In February 2016, the Bangladesh Central Bank was thrown into turmoil after hackers infiltrated its computer systems and fled with millions of dollars. Now, over a year later, evidence is mounting the attack is closely linked to the reclusive nation of North Korea.
At the time, the hack was described as the largest known case of financial cybercrime. The criminals attempted to steal what amounted to over $900m (£723m, €845m) by sending fraudulent requests via Swift, a global financial transaction and messaging service based in Brussels.
The scheme paid off, but was somewhat foiled after the New York Federal Reserve (NY Fed) spotted a typo in one of five large transfer requests.
Still, the hackers were able to compromise $81m in funds, later laundered through various locations including casinos in the Philippines. Until now, the culprits' identities remained a mystery.
Loose attribution has existed since last year that a North Korea-linked hacking group – often codenamed "Lazarus" – was involved, but this week (3 April) evidence emerged claiming that the group's activities are more widespread than previously suspected.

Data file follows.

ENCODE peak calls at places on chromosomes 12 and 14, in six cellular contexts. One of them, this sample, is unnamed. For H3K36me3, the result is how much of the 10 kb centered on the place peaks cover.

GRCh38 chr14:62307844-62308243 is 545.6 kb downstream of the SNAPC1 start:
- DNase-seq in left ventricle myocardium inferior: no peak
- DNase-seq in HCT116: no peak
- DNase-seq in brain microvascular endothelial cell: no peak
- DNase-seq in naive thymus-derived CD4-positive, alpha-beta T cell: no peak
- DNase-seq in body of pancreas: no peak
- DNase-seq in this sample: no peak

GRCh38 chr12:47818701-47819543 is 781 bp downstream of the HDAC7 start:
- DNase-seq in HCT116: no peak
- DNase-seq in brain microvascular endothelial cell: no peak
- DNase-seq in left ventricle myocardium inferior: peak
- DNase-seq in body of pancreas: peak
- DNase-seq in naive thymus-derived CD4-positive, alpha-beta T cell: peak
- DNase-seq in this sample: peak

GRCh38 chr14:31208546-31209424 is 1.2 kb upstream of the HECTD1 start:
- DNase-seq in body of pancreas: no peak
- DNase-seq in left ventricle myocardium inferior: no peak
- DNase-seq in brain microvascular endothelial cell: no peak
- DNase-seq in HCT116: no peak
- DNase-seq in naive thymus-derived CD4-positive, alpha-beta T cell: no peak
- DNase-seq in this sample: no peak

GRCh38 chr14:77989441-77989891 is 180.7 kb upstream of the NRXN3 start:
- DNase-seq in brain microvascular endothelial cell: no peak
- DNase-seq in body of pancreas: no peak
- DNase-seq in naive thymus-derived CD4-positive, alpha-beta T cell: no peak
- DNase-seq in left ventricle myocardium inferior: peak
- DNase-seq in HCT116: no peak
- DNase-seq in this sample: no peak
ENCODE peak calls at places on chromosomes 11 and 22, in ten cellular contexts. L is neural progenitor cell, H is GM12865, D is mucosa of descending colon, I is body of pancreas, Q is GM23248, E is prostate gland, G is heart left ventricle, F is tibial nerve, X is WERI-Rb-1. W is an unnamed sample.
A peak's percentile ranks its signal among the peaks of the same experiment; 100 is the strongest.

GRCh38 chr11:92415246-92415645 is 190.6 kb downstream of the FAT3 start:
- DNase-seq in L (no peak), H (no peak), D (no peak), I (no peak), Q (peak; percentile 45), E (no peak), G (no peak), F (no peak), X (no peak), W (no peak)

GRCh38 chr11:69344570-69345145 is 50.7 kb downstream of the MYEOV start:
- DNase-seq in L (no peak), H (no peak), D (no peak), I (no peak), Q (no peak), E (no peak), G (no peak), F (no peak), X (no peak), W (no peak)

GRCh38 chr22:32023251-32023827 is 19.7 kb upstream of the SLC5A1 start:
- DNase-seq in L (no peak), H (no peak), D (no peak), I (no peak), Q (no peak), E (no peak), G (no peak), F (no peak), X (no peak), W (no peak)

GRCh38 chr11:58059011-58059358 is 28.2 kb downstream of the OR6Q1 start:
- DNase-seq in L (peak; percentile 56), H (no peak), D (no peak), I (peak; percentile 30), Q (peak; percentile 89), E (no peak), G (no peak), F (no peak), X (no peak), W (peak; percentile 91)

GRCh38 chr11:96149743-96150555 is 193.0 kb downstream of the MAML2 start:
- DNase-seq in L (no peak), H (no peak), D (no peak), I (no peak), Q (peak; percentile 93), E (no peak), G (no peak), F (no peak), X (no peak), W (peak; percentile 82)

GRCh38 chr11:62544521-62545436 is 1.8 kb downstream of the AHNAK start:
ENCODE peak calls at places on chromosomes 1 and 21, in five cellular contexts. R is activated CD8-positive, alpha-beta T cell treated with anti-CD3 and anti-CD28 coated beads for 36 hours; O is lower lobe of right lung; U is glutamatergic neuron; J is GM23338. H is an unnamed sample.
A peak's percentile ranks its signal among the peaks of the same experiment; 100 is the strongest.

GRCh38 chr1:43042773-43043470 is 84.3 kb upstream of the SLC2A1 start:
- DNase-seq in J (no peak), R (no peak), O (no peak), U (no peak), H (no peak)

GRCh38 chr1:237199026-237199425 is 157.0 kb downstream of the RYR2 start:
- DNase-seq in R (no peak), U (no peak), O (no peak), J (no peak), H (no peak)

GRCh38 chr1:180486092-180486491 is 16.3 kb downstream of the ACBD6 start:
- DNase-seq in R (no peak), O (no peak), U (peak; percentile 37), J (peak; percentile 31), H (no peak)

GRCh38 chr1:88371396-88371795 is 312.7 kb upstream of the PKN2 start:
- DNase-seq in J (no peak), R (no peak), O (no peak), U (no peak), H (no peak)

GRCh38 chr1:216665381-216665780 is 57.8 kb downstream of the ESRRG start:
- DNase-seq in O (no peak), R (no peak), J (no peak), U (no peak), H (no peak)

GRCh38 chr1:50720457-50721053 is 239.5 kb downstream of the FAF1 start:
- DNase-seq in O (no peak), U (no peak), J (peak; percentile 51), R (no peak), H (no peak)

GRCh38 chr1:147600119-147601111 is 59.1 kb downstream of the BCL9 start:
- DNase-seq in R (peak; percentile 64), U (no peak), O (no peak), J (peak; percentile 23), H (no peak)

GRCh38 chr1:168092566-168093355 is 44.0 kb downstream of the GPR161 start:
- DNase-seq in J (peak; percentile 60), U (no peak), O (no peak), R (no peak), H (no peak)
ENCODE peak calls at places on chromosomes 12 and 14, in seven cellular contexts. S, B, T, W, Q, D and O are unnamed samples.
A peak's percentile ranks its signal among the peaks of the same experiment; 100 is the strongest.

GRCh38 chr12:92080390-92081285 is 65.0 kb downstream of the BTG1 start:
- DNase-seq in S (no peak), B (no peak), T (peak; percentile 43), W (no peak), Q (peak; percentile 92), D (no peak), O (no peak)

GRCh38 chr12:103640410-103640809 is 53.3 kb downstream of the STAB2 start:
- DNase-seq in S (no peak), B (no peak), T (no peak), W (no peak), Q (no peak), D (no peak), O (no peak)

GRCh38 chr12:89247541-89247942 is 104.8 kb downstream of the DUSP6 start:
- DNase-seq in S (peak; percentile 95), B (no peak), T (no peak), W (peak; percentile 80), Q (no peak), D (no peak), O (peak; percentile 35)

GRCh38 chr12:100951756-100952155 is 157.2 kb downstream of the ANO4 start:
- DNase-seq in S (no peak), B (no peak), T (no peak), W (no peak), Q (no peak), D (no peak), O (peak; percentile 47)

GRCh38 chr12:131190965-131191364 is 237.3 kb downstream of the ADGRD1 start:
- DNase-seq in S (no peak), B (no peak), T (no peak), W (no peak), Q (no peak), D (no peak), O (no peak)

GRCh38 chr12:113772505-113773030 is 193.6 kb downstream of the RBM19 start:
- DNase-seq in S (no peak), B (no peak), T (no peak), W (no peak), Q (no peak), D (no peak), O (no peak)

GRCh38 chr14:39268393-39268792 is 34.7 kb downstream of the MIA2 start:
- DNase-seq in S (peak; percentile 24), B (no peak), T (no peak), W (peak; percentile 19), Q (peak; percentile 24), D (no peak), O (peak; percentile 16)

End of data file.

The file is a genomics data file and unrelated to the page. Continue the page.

According to Kaspersky Lab, a Moscow-based cybersecurity firm, a subset of Lazarus – codenamed "Bluenoroff" – is solely dedicated to financial cybercrime and has targeted banks, casinos and crypto-currency firms in well over a dozen countries around the world.
"Lazarus is not just another APT actor," Kaspersky Lab's global research and analysis team said in a blog post, referencing the abbreviation for Advanced Persistent Threat – a term used to describe well-resourced hacking groups, often linked to governments or intelligence agencies.
It continued: "The scale of the Lazarus operations is shocking. This level of sophistication is something that is not generally found in the cybercriminal world. It's something that requires strict organisation and control at all stages of operation. That's why we think that Lazarus is not just another APT actor."
Kaspersky said in its report the hacking group has been found in countries including Russia, Norway, Mexico, Uruguay, Australia, India, Poland, Peru and Nigeria. It uses a technique known as a "watering hole" – using malware to infect websites used by its targets.